Thank you!

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Re: Clerking in Hawaii/Alaska - The Post-Clerkship Outlook

Postby runinthefront » Sat Nov 19, 2016 11:43 pm

Anonymous User wrote:sorry if this is a dumb question but I'm also a non-citizen looking to clerk post-law school. A question for OP or for other non-citizens who know, how do you get enough OPT time for clerking? In my understanding, most judges look for at least 12-month term, starting August at the earliest. However, OPT tends to start 2 month after graduation and lasts for only 12 months, which means OPT time would fall short of 1 month for the clerkship. Has anyone used OPT for this and how did it work for you? Or are there alternative ways to get around this, as I believe judges don't sponsor H1B?

Thank you!

Judges can be flexible. The only 9th/1st non-citizen clerk I know talked the judge into allowing for an 11-month stint. Many citizens do 11-month or 13+ month stints, too, depending on the judge's needs and the clerk's needs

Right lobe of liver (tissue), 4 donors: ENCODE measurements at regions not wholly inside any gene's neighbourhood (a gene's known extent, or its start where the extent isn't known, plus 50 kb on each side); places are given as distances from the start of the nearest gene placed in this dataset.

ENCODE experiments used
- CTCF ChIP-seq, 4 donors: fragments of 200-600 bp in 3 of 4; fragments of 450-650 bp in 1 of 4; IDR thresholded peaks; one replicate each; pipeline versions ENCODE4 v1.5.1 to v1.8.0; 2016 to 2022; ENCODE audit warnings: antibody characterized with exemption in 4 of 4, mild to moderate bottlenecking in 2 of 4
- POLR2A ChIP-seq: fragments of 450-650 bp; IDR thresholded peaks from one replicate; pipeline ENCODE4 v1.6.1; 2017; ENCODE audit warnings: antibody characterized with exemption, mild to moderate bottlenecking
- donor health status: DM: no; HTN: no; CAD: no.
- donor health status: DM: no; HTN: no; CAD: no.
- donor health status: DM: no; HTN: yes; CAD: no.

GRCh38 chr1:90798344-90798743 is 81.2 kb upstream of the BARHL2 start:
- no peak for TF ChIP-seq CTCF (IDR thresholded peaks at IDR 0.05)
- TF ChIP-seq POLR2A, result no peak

Last edited by runinthefront on Fri Jan 26, 2018 11:19 pm, edited 1 time in total.

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Re: Clerking in Hawaii/Alaska - The Post-Clerkship Outlook

Postby njdevils2626 » Sun Nov 20, 2016 11:43 pm

Anonymous User wrote:sorry if this is a dumb question but I'm also a non-citizen looking to clerk post-law school. A question for OP or for other non-citizens who know, how do you get enough OPT time for clerking? In my understanding, most judges look for at least 12-month term, starting August at the earliest. However, OPT tends to start 2 month after graduation and lasts for only 12 months, which means OPT time would fall short of 1 month for the clerkship. Has anyone used OPT for this and how did it work for you? Or are there alternative ways to get around this, as I believe judges don't sponsor H1B?